Monomers optionally contain pendant groups that can be functional groups, non- reactive groups or latent reactive groups. The latent reactive groups on the monomers that are used for selective functionalization after polymerization can include electrophilic or nucleophilic groups. Analogously, the compounds from which these later added functional groups are derived (i. e., the functionalizing reagents) can include electrophilic or nucleophilic groups. These two sets of groups may be the same or different, although for any two reactants (monomer and functionalizing reagent) the latent reactive groups are matched to allow for reaction and attachment of the pendant functional group to the polymer template.

The functionalizing reagents can include a wide variety of molecules that confer useful properties to the resultant polymer (e. g., biological activity), such as a carbohydrate or a peptide, for example. Thus, the pendant functional groups may provide a recognition element (i. e., binding site) for a biological entity, such as a cell surface receptor. Alternatively, they may be generally unreactive (e. g., nonbinding to a cell surface receptor). The polymer may include combinations of such groups. For example, a polymer can include alternating blocks of a recognition element and an unreactive element.

Examples of electrophilic latent reactive groups include, but are not limited to, acyl sulfonamides (RCONHSO2R'), acyl azides (RCON3), epoxides (RR'COCR"R"'), anhydrides (RCO2COR'), esters (RCO2R'; including activated esters such as pentafluorophenyl esters and N-hydroxysuccinimidyl esters), carboxylic acids (RCO2H; including activated acids such as acyl halides RCOX wherein X = Br, I, Fl, Cl), halides (F, Br, Cl, 1), boronic acids and esters (RB (OH) 2; RB (OH) (OR"); RB (OR') 2), ketones (RCOR'), aldehydes (RCHO), phosphoric acid esters (mono-, di-, and triesters, such as PO (OR) (OH) 2 ; PO (OR) 2 (OH); PO (OR) 3), phosphites (POR3), acyl nitriles (RCOCN), alkenes (RR'CCR"R"'), alkynes (RCCR'), and the like. Examples of nucleophilic latent reactive groups include, but are not limited to, amines (primary RNH2; secondary RR"NH or R2NH; tertiary RR'R"N or R2R'N or R3N), azides (RN3), hydroxyls (ROH), thiols (RSH), sulfones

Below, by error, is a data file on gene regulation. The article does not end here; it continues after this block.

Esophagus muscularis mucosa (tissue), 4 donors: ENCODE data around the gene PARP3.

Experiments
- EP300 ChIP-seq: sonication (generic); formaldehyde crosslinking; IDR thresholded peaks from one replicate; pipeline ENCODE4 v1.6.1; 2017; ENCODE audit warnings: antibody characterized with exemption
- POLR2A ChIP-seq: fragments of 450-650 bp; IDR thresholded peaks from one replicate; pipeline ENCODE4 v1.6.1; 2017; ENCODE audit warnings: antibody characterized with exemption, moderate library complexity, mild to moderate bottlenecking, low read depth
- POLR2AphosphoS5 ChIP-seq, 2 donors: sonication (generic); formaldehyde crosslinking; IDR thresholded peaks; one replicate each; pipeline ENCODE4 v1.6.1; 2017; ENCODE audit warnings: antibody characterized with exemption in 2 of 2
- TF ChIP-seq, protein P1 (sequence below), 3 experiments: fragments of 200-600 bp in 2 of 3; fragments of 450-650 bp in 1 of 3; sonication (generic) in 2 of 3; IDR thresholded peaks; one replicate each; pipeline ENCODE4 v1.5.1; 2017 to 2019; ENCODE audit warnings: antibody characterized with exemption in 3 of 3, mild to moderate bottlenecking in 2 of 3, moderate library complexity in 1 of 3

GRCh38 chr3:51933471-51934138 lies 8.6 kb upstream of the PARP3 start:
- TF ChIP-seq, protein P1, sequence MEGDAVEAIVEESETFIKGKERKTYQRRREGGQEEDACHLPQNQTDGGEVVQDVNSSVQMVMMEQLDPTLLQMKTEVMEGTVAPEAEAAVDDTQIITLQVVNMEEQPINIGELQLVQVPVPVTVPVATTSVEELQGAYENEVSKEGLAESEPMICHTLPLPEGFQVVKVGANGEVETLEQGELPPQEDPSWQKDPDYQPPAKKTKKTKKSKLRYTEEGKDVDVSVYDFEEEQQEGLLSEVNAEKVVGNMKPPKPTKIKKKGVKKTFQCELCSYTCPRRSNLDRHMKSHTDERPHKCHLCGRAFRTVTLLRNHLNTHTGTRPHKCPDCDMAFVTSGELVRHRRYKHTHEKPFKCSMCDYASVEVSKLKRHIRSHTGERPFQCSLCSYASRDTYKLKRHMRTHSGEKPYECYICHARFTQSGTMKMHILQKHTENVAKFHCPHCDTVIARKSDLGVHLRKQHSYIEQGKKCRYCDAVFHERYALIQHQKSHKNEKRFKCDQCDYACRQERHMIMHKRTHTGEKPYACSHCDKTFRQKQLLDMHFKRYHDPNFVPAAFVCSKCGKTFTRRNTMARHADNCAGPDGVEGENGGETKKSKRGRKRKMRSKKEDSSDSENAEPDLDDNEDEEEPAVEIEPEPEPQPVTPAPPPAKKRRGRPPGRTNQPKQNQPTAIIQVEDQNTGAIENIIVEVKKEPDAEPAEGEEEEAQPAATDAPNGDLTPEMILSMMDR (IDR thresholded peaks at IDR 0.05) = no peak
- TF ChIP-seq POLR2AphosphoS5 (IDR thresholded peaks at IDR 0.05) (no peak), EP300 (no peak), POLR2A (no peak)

(R2SO2 or RSO2R'), acyl hydrazides (RCONHNH2), phosphites (POR3), hydrazines (RHNNH2), oximes (RHCNOH), isocyanates (RNCO), hydroxamic acids (RCONHOH), thiocyanates (RSCN), and the like. The stereochemistry of these groups may be defined or racemic. If desired these groups may be protected with groups such as carbamate (RNHCO2R'), carbonate (ROCO2R'), thioethers (RSR'or R2S), disulfides (RSSR'or RSSR), nitro groups (RNO2), and the like.

Suitable monomers may also include one or more appended groups that are not used for functionalization (i. e., nonreactive under the conditions of functionalization). Such groups include hydroxyls (ROH), alkyls, aryls, halides (F, Br, Cl, 1), amides (RCONHR'), thiols (RSH), and the like. The stereochemistry of these groups may be defined or racemic.

Although some of these groups are the same as the latent reactive groups, they are not as reactive under the conditions chosen for attachment of the pendant functional group and are referred to herein as stable functional groups. Thus, stable is used in this context as a relative term to refer to groups that are unreactive under the chosen conditions.

An example of a class of suitable monomers based on the norbornene ring structure has the following general structure: Formula I wherein Y is CH2, O, S, or N-R3 (wherein R3 is H or an organic group), R'and W Rmay be H or an organic group, and R'and W together may form a n alicyclic or aromatic ring. R', R2 or both may contain a functional group or a latent reactive group. In a preferred embodiment, at least one of R'or R2 includes a latent reactive group as defined above, such as an activated ester. A specific example is bicyclo [2.2.1] hept-5-ene-exo-2-carboxylic acid N hydroxysuccinimide ester (Compound 1, Figure 4).

The monomers can be prepared using standard organic synthetic techniques known to one of skill in the art. For example, the monomer bicyclo [2.2.1] hept-5-ene-exo-2-carboxylic

acid can be synthesized according to the procedure of Ver Nooy et al., J Am. Chem. Soc., 77, 3583-3586 (1955).

One or more prefunctionalized monomers can be employed to synthesize a polymer that is terminally functionalized by methods described herein. One or more monomers carrying different latent reactive groups can be used to synthesize a polymer template that can be terminally functionalized by methods described herien. One or more monomers carrying latent reactive groups may be used alone or in combination with one or more prefunctionalized monomers (i. e., those having pendant groups that do not require further functionalization) to form a polymer template that is terminally functionalized by methods described herein.